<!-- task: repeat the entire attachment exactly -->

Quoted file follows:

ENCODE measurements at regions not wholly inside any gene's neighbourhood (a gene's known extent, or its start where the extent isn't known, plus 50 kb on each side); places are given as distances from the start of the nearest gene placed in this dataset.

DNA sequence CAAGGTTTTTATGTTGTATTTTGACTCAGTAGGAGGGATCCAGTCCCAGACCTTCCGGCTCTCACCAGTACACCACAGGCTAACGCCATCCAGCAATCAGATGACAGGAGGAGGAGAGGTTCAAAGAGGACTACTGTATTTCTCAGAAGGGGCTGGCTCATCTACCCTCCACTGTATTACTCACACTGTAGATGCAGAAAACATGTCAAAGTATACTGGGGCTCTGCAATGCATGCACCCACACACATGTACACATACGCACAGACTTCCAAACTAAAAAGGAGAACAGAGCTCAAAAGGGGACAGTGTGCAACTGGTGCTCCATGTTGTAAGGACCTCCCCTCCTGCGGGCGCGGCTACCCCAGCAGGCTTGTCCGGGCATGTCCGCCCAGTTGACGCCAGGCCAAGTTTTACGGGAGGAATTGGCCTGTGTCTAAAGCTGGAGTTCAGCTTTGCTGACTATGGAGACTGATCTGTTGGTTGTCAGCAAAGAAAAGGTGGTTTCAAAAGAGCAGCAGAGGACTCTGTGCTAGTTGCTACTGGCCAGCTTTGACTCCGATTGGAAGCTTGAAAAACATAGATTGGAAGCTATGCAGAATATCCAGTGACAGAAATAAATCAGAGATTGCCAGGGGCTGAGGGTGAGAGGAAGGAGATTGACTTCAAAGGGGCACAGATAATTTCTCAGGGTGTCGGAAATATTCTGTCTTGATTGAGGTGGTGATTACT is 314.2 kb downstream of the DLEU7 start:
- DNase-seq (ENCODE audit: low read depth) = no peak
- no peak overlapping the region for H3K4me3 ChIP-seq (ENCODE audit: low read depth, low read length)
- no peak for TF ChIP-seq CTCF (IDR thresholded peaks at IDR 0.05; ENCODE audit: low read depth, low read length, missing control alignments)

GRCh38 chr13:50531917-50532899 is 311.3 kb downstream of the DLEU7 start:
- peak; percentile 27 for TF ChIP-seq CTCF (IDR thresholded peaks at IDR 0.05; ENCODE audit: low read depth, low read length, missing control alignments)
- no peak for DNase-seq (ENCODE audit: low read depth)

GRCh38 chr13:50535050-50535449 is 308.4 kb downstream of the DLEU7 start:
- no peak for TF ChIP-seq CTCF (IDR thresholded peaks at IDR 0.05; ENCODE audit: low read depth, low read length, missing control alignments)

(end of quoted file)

ENCODE measurements at regions not wholly inside any gene's neighbourhood (a gene's known extent, or its start where the extent isn't known, plus 50 kb on each side); places are given as distances from the start of the nearest gene placed in this dataset.

DNA sequence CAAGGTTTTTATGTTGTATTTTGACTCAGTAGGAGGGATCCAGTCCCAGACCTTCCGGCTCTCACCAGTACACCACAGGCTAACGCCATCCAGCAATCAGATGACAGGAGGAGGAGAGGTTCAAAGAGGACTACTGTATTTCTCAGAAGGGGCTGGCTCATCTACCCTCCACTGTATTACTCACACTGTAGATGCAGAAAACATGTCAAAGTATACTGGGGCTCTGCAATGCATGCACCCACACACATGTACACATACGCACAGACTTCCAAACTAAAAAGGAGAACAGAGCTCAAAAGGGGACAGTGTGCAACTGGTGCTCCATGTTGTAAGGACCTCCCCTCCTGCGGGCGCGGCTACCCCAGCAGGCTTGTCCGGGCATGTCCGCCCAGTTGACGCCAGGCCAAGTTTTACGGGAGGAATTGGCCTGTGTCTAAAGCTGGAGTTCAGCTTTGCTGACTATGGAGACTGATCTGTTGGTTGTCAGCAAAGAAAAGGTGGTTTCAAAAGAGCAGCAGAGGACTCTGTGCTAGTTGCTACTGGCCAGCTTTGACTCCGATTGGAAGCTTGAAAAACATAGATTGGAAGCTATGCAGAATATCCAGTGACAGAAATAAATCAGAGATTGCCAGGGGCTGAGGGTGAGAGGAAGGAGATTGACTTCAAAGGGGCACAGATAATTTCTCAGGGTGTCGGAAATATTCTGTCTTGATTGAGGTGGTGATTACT is 314.2 kb downstream of the DLEU7 start:
- DNase-seq (ENCODE audit: low read depth) = no peak
- no peak overlapping the region for H3K4me3 ChIP-seq (ENCODE audit: low read depth, low read length)
- no peak for TF ChIP-seq CTCF (IDR thresholded peaks at IDR 0.05; ENCODE audit: low read depth, low read length, missing control alignments)

GRCh38 chr13:50531917-50532899 is 311.3 kb downstream of the DLEU7 start:
- peak; percentile 27 for TF ChIP-seq CTCF (IDR thresholded peaks at IDR 0.05; ENCODE audit: low read depth, low read length, missing control alignments)
- no peak for DNase-seq (ENCODE audit: low read depth)

GRCh38 chr13:50535050-50535449 is 308.4 kb downstream of the DLEU7 start:
- no peak for TF ChIP-seq CTCF (IDR thresholded peaks at IDR 0.05; ENCODE audit: low read depth, low read length, missing control alignments)